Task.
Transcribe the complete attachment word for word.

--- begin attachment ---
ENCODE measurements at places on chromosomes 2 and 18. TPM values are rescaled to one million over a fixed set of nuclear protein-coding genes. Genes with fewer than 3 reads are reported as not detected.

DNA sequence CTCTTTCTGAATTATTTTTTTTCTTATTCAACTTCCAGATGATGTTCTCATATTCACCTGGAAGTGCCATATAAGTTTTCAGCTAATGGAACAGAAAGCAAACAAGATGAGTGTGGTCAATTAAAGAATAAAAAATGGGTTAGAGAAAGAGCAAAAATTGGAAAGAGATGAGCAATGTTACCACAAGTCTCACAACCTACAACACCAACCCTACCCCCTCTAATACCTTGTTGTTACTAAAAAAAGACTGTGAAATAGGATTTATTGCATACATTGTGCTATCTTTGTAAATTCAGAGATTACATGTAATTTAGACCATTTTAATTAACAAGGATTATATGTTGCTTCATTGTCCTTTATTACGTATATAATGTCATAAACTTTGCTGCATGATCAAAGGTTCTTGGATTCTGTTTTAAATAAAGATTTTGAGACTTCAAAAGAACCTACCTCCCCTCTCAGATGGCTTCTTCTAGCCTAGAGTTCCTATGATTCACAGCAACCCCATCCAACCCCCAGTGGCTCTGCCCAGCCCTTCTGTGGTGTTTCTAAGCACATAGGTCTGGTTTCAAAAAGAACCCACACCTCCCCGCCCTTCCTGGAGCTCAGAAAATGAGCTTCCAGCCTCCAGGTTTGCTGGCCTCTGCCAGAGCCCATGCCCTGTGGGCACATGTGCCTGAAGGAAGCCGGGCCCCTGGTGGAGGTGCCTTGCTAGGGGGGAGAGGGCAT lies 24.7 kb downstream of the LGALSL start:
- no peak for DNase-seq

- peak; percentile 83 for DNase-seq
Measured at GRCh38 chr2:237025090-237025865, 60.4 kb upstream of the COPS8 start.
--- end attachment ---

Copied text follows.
ENCODE measurements at places on chromosomes 2 and 18. TPM values are rescaled to one million over a fixed set of nuclear protein-coding genes. Genes with fewer than 3 reads are reported as not detected.

DNA sequence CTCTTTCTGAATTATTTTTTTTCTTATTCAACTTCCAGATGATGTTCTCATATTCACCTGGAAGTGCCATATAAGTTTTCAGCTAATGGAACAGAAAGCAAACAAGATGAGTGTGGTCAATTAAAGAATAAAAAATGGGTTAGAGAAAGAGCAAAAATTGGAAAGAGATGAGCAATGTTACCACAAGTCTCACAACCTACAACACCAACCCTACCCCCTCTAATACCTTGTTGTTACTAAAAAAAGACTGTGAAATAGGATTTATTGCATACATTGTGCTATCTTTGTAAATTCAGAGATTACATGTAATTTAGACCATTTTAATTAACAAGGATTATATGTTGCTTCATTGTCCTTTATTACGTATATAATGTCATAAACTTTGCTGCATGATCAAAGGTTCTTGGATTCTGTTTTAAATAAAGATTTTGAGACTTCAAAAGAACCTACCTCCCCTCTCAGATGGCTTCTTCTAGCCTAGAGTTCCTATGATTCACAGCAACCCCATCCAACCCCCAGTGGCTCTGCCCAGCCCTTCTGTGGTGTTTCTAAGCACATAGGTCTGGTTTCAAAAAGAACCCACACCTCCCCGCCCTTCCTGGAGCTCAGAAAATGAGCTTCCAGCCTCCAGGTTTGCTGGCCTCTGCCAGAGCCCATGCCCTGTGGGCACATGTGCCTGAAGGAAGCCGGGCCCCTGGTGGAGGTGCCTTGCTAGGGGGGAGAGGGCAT lies 24.7 kb downstream of the LGALSL start:
- no peak for DNase-seq

- peak; percentile 83 for DNase-seq
Measured at GRCh38 chr2:237025090-237025865, 60.4 kb upstream of the COPS8 start.